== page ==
and textiles are cheaper in Luang Phabang (where they are made)
than in Vientiane as Vientiane is not a bargain hunters' place.
However, the Morning Market (Talat Sao) offers great deals on homespun cotton clothing ($2-5), lengths of silk
and handicrafts. Good
purchases include shoulder bags or nyam (inexpensive and functional),
hand-woven pha biang (a long, scarf-like textile) and chequered
pha khao ma (the knee-length men's sarong). The Lao Women's Union has a store called The Art of Silk,
situated on Manthatoulat Road close to Wat Xieng Nyeun, offering great
deals on cotton cloth and plain silk from all over Laos.
For old or rare baskets made by the tribal people of Laos are easily found in the antique shops of the Morning Market and the downtown
region. These can cost as much as $50. Mats and sticky rice baskets
which cost $1-3 can be seen on Chao Anou Road beyond the Thong
Khan Kham Market. The T'Shop Lai Gallery on Inpeng Road close to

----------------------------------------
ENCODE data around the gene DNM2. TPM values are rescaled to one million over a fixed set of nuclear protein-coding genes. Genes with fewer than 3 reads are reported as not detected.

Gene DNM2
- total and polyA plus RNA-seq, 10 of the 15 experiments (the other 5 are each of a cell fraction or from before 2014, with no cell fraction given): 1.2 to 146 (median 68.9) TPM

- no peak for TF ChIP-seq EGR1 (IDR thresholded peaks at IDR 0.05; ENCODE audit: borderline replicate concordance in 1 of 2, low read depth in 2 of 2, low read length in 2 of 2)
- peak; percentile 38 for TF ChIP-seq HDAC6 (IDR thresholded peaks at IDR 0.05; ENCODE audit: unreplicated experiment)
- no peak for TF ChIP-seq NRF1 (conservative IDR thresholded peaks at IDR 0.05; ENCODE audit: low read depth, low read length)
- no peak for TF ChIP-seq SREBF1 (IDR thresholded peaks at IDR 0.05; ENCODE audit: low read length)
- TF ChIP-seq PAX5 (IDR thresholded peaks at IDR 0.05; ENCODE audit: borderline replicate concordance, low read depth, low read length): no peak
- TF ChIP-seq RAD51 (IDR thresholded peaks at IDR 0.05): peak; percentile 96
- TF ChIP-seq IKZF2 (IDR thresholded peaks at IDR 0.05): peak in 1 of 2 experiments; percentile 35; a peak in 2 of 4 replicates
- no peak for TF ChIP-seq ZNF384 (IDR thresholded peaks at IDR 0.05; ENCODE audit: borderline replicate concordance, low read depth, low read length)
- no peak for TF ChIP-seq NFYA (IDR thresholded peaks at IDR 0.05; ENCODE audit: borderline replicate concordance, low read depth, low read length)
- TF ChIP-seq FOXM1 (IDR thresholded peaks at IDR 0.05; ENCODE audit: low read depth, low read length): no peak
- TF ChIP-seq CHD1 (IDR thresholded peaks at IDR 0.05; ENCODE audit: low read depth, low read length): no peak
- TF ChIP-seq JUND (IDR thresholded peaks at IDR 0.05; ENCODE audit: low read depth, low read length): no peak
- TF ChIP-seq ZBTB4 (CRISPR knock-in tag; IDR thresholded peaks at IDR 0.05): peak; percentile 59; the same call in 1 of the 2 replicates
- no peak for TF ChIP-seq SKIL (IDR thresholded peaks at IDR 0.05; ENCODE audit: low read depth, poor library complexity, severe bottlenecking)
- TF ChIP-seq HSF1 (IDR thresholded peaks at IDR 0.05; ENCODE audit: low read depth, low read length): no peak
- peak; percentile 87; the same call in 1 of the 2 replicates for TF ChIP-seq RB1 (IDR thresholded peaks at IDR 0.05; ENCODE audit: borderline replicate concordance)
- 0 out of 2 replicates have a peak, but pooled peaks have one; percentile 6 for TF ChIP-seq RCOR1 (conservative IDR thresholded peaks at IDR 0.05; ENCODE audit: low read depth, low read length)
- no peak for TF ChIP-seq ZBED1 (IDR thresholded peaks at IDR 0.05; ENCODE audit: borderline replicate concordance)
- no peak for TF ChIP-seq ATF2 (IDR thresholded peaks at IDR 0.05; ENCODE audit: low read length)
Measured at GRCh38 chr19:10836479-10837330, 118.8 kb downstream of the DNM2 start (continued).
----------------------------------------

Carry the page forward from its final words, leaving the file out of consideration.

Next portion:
Le Vendôme Restaurant is great for unique mosaics
and other handicrafts made from coconut shell; prices are
fixed and a bit steep.
Besides the Morning Market, most souvenir, textile and antique stores
are available on Samsenthai and Setthathilat roads and
alongside the lanes running between them. Antique brass weights, sometimes
called " opium weights " are normally available
in antique shops but may also be seen in upscale textile stores.
They cost 2 - 5 times more than in Louang Phabang and
Opium pipes are sold in the
antique shops on Samsenthai Road; real antique pipes can
cost up to $100 or more, but new-made Vietnamese pipes may cost as little
as $10. Remember that the customs officers in your home country
may find a reason or two to take such a purchase away. Most antique
and curio shops sell a small stash of banknotes, coins and stamps
from present and previous regimes. A no-name philatelic
shop near the corner of Samsenthai and Pangkham roads offers a great collection.
Raintrees on Nokeo Koummane Road, near La Terrasse Restaurant,
has the best choice of English-language books in the city.
Smaller branches are situated on Pangkham Road, adjacent to the Thai
Airways office, and in the lobby of the Novotel and Lao
Hotel Plaza. The government-run State Bookstore, located on the corner
of Manthatoulat and Setthathilat roads, provides a good collection of
English-language books and even a few dusty titles from the Soviet